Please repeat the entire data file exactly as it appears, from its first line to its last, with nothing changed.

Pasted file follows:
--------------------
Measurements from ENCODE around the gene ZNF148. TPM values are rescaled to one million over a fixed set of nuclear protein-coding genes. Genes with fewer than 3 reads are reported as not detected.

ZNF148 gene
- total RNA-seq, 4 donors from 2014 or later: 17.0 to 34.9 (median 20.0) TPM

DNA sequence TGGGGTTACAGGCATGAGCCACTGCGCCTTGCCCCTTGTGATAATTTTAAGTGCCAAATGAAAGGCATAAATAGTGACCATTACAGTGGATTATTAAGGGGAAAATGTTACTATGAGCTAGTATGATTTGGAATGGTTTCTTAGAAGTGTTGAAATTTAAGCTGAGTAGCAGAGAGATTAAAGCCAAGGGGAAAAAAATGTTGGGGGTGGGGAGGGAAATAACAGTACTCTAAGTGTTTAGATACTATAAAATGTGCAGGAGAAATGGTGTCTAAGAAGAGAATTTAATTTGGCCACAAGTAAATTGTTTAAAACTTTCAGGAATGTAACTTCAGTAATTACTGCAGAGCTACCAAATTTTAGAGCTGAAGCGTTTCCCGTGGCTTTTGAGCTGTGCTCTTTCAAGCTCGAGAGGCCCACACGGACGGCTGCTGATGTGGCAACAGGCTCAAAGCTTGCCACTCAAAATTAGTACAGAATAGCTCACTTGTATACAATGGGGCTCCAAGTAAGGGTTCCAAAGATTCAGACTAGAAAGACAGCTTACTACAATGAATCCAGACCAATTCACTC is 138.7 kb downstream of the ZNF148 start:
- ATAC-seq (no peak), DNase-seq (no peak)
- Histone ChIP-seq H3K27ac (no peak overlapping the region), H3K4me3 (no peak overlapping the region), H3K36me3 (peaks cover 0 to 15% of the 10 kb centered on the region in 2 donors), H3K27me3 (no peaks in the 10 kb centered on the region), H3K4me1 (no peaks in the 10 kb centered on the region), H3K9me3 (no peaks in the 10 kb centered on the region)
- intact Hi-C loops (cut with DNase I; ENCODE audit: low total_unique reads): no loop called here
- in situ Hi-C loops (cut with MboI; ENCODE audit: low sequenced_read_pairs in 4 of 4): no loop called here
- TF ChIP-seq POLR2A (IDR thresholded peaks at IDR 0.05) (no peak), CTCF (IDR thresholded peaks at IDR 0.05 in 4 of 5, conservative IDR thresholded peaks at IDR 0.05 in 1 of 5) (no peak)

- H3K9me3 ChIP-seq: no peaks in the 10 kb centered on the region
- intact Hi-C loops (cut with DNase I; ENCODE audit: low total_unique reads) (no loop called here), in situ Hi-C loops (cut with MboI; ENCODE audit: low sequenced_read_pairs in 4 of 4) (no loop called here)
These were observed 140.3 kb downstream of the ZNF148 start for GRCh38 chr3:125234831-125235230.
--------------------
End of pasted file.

Measurements from ENCODE around the gene ZNF148. TPM values are rescaled to one million over a fixed set of nuclear protein-coding genes. Genes with fewer than 3 reads are reported as not detected.

ZNF148 gene
- total RNA-seq, 4 donors from 2014 or later: 17.0 to 34.9 (median 20.0) TPM

DNA sequence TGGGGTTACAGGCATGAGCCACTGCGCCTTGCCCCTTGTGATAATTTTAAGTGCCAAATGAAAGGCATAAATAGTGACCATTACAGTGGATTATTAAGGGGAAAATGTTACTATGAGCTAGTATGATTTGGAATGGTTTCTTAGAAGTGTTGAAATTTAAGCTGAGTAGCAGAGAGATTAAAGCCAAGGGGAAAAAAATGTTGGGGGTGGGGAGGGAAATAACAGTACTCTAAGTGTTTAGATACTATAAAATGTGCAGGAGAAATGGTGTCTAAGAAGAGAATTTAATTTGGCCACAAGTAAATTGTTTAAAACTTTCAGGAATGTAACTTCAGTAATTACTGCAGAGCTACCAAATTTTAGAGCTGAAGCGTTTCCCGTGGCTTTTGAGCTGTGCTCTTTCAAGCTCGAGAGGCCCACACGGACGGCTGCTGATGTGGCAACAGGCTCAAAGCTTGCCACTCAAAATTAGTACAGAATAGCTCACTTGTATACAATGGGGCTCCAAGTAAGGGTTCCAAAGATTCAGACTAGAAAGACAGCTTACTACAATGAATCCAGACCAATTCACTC is 138.7 kb downstream of the ZNF148 start:
- ATAC-seq (no peak), DNase-seq (no peak)
- Histone ChIP-seq H3K27ac (no peak overlapping the region), H3K4me3 (no peak overlapping the region), H3K36me3 (peaks cover 0 to 15% of the 10 kb centered on the region in 2 donors), H3K27me3 (no peaks in the 10 kb centered on the region), H3K4me1 (no peaks in the 10 kb centered on the region), H3K9me3 (no peaks in the 10 kb centered on the region)
- intact Hi-C loops (cut with DNase I; ENCODE audit: low total_unique reads): no loop called here
- in situ Hi-C loops (cut with MboI; ENCODE audit: low sequenced_read_pairs in 4 of 4): no loop called here
- TF ChIP-seq POLR2A (IDR thresholded peaks at IDR 0.05) (no peak), CTCF (IDR thresholded peaks at IDR 0.05 in 4 of 5, conservative IDR thresholded peaks at IDR 0.05 in 1 of 5) (no peak)

- H3K9me3 ChIP-seq: no peaks in the 10 kb centered on the region
- intact Hi-C loops (cut with DNase I; ENCODE audit: low total_unique reads) (no loop called here), in situ Hi-C loops (cut with MboI; ENCODE audit: low sequenced_read_pairs in 4 of 4) (no loop called here)
These were observed 140.3 kb downstream of the ZNF148 start for GRCh38 chr3:125234831-125235230.